Rancid Aphrodisiac : Subjectivity, Desire, and Rock 'n' Roll Paperback
It has been sixty years since Rock `n' Roll exploded into the mainstream, yet we remain limited in our understanding of how its bawdy excesses absorbed into the annals of mass popularity in such a short amount of time.
Mickey Vallee asks: what if the Rock `n' Roll eruption was nothing less than postwar consumer capitalism at its very best, precisely because it was taken as its very worst? Vallee explores the emergence of Rock `n' Roll's from an entirely new theoretical disposition in order to answer this question, drawing mainly from Lacanian cultural psychoanalysis to reveal that Rock `n' Roll was far more conformist than we are generally led to believe; namely, that it was conformist with emerging liberal principles of freedom from the tyranny of the state.
Vallee supports this proposition with detailed analyses of familiar (and not-so-familiar) characters and texts in Rock `n' Roll to suggest that the disruption of our symbolic economy was symptomatic of a new cultural logic of economic freedom. While not denying Rock `n' Roll's role in the pre-civil rights movement, Vallee refuses the possibility to deny that Rock `n' Roll's symbolic efficacy ultimately coordinated a neoliberal foundation to the ideology of individualism in its rhythm, instrumentation, lyrics, and vocals, where its power was at its most effective and affective.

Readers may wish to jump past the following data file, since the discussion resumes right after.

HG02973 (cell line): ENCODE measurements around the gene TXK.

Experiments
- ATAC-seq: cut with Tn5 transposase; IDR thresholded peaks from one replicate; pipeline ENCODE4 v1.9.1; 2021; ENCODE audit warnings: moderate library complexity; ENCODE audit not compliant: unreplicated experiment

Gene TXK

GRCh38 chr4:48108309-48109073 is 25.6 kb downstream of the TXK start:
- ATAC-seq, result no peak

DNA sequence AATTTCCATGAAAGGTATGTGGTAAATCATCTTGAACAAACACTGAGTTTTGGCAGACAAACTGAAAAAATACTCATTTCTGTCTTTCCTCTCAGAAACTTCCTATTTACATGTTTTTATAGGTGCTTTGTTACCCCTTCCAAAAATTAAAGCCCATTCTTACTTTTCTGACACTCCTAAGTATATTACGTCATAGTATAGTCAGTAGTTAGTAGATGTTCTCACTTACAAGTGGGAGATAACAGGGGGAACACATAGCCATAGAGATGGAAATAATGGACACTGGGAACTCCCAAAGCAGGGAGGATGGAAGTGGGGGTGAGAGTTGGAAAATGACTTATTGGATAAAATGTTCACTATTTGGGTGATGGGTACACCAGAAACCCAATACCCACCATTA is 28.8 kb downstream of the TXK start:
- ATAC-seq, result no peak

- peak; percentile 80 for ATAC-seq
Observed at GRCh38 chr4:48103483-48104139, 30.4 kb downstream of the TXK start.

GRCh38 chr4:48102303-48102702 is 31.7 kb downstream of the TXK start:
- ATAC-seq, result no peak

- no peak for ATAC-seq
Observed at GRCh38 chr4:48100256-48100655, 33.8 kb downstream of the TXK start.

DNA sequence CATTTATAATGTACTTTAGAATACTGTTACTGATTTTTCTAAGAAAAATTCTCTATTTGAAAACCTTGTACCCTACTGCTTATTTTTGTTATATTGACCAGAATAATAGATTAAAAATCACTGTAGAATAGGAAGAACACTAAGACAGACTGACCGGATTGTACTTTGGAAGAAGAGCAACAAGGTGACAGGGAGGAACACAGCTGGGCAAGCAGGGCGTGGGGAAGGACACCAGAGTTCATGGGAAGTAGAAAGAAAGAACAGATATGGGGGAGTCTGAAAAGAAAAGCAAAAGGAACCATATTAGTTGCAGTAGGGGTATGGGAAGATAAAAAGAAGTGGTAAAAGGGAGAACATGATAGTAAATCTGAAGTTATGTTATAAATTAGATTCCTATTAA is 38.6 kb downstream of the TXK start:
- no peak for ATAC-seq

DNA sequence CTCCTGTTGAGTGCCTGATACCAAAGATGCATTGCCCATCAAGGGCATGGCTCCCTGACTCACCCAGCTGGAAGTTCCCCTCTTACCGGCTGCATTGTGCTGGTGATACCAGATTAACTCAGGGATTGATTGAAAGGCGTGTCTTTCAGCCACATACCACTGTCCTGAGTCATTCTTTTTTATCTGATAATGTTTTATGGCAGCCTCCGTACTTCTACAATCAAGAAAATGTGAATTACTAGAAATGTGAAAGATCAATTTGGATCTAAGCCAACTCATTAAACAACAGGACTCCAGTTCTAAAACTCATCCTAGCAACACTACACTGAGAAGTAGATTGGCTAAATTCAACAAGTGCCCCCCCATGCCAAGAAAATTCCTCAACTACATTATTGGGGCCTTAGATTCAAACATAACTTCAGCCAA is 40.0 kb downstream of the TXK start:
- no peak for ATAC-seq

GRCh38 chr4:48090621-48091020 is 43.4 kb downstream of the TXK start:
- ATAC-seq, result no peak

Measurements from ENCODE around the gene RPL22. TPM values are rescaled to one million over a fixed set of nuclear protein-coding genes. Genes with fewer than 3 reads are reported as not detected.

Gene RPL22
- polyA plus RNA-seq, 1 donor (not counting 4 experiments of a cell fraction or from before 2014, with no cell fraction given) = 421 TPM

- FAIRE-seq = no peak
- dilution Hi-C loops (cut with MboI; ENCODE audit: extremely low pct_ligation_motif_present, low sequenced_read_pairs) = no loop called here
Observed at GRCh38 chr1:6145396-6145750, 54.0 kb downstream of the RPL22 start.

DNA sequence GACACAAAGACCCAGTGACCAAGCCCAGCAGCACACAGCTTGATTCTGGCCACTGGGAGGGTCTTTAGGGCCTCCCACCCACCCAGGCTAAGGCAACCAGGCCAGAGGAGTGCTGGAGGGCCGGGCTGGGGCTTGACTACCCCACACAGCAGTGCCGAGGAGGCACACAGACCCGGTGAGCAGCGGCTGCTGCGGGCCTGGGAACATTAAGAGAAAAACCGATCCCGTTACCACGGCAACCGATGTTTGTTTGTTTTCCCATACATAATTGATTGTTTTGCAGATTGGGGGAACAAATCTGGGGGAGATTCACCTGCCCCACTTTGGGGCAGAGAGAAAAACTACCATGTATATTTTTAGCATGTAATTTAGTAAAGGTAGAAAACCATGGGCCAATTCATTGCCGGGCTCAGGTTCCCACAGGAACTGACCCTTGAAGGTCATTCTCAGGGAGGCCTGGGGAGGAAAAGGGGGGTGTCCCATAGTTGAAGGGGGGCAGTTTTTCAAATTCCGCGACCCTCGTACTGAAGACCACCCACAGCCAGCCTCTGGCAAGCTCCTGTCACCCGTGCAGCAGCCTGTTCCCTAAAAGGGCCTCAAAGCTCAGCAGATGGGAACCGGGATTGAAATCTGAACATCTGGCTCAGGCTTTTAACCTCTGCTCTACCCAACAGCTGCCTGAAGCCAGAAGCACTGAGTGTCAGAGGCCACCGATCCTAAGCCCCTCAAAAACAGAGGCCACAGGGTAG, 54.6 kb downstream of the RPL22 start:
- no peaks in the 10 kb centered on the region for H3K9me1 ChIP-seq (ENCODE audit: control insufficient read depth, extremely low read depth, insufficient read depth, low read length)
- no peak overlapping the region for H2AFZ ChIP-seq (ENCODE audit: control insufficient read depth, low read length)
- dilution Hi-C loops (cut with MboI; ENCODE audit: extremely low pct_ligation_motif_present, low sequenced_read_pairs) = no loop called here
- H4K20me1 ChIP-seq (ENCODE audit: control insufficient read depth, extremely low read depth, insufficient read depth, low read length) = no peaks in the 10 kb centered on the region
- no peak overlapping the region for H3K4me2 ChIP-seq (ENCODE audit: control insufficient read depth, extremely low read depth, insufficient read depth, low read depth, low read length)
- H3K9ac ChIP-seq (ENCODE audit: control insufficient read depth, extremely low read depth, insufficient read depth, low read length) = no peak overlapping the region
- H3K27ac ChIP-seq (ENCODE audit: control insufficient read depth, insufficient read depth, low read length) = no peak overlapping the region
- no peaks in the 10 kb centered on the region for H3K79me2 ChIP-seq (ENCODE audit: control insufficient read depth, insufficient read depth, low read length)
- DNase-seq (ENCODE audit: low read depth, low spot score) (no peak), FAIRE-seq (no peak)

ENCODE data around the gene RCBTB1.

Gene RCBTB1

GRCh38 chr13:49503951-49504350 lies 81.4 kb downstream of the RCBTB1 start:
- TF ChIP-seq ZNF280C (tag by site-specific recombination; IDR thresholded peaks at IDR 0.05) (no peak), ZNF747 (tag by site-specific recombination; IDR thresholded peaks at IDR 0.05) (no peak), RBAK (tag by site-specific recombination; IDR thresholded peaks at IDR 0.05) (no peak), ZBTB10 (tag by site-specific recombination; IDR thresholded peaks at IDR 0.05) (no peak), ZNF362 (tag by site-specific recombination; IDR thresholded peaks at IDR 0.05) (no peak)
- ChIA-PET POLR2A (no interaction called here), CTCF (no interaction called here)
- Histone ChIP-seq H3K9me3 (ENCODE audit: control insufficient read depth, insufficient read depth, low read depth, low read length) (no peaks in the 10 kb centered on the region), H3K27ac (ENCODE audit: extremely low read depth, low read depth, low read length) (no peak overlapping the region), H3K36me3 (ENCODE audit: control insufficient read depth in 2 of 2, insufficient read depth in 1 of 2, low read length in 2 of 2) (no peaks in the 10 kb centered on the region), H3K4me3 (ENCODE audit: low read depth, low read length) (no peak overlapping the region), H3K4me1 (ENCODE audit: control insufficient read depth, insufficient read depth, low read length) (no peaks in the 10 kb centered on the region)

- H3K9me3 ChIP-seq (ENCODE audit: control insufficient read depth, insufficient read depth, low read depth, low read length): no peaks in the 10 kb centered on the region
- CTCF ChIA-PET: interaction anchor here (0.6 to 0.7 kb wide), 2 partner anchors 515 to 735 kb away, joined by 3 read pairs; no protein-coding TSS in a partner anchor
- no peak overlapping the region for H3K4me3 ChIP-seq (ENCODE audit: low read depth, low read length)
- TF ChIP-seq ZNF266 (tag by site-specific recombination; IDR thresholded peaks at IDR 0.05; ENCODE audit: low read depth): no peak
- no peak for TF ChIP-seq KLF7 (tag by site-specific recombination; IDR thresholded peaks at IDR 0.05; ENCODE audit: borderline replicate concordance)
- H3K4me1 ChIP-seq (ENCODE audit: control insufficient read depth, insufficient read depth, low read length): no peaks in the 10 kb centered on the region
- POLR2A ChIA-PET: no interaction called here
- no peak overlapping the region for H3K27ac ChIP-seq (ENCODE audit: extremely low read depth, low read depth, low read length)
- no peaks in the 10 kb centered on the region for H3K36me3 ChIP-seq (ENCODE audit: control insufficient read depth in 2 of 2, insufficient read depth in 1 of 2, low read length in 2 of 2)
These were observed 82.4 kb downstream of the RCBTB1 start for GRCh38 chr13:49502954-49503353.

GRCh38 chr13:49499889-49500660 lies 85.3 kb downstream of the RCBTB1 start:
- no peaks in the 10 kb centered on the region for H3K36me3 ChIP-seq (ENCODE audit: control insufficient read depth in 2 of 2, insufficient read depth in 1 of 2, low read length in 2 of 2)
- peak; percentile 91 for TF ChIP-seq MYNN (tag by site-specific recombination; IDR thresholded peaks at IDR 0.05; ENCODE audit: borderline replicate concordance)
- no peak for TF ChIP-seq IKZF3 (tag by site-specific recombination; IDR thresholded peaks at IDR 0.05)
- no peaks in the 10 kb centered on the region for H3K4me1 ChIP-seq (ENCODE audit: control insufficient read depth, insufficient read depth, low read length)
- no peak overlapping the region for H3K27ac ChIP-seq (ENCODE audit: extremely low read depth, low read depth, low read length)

- Format: Paperback
- Pages: 160 pages
- Publisher: Bloomsbury Publishing Plc
- Publication Date: 30/06/2016
- Category: Theory of music & musicology
- ISBN: 9781501322174